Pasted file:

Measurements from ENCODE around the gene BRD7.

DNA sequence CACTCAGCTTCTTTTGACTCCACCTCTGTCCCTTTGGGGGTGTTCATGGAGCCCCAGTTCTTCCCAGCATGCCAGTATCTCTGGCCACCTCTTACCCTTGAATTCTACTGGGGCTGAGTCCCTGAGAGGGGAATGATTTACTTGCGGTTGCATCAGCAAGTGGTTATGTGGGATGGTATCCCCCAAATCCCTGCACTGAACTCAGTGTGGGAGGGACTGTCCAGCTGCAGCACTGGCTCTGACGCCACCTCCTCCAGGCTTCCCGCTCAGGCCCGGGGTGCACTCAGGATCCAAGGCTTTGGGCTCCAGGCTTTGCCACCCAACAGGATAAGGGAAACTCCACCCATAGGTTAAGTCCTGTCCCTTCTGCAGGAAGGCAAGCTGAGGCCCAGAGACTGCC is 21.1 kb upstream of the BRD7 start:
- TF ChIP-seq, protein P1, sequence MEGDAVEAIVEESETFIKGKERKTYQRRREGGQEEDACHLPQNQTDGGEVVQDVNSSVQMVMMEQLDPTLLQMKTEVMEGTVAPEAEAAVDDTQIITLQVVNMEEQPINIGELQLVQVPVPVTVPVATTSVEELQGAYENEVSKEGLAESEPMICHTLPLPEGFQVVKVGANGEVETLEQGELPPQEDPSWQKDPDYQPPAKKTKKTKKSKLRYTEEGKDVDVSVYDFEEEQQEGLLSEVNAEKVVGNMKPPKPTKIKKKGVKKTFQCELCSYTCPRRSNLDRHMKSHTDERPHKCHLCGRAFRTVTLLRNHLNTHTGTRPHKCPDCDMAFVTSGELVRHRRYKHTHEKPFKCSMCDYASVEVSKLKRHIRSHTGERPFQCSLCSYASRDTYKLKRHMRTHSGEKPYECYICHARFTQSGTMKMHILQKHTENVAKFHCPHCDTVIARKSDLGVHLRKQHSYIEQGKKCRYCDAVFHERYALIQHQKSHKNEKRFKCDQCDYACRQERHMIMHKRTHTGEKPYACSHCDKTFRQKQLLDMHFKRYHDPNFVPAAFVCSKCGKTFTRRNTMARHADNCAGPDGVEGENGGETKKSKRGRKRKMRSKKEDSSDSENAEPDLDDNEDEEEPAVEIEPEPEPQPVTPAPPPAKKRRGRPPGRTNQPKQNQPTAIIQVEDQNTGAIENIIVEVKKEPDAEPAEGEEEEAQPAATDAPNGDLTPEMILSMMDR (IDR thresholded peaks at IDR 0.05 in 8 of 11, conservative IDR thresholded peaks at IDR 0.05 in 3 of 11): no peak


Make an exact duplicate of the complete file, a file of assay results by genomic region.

Measurements from ENCODE around the gene BRD7.

DNA sequence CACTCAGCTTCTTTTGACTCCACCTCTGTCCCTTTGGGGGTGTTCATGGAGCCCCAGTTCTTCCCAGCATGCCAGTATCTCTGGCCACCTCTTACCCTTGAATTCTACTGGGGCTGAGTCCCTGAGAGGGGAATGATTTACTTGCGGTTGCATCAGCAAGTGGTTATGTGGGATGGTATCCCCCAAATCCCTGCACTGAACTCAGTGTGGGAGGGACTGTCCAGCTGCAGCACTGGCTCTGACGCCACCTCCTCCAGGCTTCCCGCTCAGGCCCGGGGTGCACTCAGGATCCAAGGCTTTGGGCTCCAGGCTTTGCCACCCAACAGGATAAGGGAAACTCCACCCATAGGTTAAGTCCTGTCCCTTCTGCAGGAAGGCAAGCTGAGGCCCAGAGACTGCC is 21.1 kb upstream of the BRD7 start:
- TF ChIP-seq, protein P1, sequence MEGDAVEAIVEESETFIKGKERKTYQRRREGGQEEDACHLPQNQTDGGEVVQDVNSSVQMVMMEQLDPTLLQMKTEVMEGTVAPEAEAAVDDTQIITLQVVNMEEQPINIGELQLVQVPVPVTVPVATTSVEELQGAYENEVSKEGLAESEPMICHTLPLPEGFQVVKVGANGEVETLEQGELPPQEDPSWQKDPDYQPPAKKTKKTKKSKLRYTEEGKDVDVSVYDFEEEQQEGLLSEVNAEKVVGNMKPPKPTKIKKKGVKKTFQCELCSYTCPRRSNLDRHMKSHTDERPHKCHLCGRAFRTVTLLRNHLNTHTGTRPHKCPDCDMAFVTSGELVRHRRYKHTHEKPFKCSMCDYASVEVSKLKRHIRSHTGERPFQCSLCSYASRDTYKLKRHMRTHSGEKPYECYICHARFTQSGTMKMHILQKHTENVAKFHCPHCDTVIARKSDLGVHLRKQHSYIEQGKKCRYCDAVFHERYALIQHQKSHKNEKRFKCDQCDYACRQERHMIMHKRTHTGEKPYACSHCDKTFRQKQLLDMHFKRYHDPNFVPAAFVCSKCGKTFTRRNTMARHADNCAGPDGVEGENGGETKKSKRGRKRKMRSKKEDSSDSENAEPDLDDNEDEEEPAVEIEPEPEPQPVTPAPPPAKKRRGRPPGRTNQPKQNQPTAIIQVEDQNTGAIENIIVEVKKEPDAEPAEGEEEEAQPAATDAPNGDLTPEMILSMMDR (IDR thresholded peaks at IDR 0.05 in 8 of 11, conservative IDR thresholded peaks at IDR 0.05 in 3 of 11): no peak